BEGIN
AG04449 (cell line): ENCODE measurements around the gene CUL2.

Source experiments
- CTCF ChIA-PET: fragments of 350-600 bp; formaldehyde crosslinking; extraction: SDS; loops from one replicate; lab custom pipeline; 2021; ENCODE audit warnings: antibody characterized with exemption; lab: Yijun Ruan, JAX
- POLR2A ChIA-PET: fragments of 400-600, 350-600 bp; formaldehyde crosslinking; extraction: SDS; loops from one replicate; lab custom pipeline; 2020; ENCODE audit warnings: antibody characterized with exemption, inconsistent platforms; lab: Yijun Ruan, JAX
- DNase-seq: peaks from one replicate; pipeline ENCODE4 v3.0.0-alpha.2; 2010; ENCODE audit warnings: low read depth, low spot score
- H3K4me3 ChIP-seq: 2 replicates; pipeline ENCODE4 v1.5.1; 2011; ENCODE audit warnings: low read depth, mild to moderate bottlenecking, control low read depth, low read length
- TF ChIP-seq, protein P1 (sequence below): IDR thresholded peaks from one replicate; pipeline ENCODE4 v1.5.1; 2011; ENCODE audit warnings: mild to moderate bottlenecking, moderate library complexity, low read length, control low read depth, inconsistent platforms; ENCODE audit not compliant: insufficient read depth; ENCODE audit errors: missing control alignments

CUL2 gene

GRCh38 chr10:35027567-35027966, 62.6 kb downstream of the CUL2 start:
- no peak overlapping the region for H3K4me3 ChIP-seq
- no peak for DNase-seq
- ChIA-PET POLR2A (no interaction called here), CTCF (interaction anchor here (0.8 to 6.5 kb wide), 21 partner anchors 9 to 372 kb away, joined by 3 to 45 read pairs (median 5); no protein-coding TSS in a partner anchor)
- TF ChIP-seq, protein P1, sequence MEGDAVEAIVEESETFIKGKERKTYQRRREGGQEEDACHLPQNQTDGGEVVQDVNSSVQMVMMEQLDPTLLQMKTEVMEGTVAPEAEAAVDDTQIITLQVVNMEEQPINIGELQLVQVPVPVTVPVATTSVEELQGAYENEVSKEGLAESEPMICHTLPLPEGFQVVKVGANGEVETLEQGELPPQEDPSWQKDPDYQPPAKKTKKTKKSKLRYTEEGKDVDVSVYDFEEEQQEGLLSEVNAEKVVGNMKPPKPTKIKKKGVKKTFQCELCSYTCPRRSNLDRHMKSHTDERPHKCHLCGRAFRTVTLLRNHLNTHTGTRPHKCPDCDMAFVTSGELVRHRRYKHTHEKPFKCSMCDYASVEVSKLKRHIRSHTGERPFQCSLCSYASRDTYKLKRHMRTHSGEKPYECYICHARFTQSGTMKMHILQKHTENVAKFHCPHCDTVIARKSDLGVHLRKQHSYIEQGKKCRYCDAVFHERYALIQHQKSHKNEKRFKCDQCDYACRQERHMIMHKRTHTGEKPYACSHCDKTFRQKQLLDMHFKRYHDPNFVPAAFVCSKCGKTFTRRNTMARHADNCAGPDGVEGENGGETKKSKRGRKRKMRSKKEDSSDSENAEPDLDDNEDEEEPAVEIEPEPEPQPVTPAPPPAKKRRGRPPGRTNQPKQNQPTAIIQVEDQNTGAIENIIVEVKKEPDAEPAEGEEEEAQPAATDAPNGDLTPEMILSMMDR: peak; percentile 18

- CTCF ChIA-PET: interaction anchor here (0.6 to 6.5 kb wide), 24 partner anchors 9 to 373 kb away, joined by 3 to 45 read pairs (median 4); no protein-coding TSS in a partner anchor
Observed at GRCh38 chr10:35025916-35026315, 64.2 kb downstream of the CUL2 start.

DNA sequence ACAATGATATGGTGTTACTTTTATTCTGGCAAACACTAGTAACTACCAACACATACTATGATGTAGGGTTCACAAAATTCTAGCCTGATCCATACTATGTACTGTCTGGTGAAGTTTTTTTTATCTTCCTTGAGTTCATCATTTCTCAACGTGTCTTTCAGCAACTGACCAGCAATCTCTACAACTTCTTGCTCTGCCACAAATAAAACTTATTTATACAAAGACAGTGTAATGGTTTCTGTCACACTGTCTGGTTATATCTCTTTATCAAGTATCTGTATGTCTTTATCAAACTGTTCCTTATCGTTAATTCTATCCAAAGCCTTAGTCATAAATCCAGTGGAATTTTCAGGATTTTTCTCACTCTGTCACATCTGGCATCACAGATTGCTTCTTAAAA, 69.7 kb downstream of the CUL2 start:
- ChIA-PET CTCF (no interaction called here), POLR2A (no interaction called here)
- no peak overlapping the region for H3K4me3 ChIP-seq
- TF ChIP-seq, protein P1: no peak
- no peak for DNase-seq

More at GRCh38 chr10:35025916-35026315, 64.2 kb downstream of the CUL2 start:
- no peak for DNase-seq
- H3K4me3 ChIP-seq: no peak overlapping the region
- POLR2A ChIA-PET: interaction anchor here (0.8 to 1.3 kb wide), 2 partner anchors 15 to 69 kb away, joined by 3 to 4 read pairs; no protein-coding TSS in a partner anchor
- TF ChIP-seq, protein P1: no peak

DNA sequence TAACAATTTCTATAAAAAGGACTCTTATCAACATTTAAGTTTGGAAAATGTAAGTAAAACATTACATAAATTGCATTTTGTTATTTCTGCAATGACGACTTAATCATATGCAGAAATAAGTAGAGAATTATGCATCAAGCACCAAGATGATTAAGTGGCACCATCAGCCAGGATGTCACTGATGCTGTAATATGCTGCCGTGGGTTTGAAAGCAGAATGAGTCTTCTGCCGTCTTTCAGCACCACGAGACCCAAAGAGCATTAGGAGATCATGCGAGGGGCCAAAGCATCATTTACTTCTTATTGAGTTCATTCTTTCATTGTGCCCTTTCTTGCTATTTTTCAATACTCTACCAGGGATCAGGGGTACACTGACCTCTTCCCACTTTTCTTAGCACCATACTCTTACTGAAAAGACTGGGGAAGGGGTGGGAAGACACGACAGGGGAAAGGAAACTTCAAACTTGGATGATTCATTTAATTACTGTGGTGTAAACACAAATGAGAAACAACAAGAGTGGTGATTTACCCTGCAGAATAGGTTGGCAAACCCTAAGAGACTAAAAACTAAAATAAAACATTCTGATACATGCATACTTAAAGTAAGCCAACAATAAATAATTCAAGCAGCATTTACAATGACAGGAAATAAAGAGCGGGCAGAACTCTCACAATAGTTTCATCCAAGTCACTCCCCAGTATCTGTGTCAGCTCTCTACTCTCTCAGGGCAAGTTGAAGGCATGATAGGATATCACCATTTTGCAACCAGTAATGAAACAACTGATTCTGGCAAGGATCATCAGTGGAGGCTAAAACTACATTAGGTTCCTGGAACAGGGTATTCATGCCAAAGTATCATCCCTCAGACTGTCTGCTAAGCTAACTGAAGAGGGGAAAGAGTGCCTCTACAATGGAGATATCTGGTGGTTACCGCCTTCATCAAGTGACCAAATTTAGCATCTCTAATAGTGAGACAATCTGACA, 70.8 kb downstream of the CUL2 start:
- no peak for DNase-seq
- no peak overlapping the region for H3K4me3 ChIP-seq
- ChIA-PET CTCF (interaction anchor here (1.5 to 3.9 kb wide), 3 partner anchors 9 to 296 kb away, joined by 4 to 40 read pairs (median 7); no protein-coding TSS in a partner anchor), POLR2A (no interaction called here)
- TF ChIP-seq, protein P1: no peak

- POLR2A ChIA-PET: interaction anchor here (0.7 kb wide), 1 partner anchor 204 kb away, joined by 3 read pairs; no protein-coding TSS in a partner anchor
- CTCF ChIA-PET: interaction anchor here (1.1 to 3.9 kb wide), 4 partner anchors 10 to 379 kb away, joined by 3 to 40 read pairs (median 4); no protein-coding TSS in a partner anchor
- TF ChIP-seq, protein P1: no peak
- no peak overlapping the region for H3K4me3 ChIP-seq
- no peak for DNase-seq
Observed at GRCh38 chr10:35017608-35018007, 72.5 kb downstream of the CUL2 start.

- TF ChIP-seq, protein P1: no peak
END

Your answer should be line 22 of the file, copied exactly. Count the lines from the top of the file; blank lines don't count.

- no peak for DNase-seq